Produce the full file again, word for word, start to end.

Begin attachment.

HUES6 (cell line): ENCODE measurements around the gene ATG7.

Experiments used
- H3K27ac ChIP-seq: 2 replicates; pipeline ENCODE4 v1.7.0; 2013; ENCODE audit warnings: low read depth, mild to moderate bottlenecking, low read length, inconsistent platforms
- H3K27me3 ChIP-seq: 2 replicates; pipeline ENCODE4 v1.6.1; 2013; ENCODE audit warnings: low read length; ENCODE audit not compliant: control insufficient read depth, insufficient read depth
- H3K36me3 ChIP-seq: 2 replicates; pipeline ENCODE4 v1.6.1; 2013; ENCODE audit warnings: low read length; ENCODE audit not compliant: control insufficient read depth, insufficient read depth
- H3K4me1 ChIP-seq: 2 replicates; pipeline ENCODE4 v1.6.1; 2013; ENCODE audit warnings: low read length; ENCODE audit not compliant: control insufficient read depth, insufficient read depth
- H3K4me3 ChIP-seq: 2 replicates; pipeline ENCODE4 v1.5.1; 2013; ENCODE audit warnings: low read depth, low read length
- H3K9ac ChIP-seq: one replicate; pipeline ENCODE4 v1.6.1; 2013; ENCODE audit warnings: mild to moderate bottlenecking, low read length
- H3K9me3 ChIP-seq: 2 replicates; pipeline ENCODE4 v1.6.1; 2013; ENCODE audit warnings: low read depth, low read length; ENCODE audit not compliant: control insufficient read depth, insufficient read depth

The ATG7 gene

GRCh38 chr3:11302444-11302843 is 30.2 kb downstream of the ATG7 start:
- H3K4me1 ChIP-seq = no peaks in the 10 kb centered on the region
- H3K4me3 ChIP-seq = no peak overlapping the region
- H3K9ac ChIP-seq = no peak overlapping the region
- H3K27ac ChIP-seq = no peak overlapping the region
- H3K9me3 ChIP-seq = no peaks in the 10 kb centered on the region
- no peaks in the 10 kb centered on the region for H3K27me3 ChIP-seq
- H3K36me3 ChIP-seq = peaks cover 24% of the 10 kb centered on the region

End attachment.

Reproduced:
HUES6 (cell line): ENCODE measurements around the gene ATG7.

Experiments used
- H3K27ac ChIP-seq: 2 replicates; pipeline ENCODE4 v1.7.0; 2013; ENCODE audit warnings: low read depth, mild to moderate bottlenecking, low read length, inconsistent platforms
- H3K27me3 ChIP-seq: 2 replicates; pipeline ENCODE4 v1.6.1; 2013; ENCODE audit warnings: low read length; ENCODE audit not compliant: control insufficient read depth, insufficient read depth
- H3K36me3 ChIP-seq: 2 replicates; pipeline ENCODE4 v1.6.1; 2013; ENCODE audit warnings: low read length; ENCODE audit not compliant: control insufficient read depth, insufficient read depth
- H3K4me1 ChIP-seq: 2 replicates; pipeline ENCODE4 v1.6.1; 2013; ENCODE audit warnings: low read length; ENCODE audit not compliant: control insufficient read depth, insufficient read depth
- H3K4me3 ChIP-seq: 2 replicates; pipeline ENCODE4 v1.5.1; 2013; ENCODE audit warnings: low read depth, low read length
- H3K9ac ChIP-seq: one replicate; pipeline ENCODE4 v1.6.1; 2013; ENCODE audit warnings: mild to moderate bottlenecking, low read length
- H3K9me3 ChIP-seq: 2 replicates; pipeline ENCODE4 v1.6.1; 2013; ENCODE audit warnings: low read depth, low read length; ENCODE audit not compliant: control insufficient read depth, insufficient read depth

The ATG7 gene

GRCh38 chr3:11302444-11302843 is 30.2 kb downstream of the ATG7 start:
- H3K4me1 ChIP-seq = no peaks in the 10 kb centered on the region
- H3K4me3 ChIP-seq = no peak overlapping the region
- H3K9ac ChIP-seq = no peak overlapping the region
- H3K27ac ChIP-seq = no peak overlapping the region
- H3K9me3 ChIP-seq = no peaks in the 10 kb centered on the region
- no peaks in the 10 kb centered on the region for H3K27me3 ChIP-seq
- H3K36me3 ChIP-seq = peaks cover 24% of the 10 kb centered on the region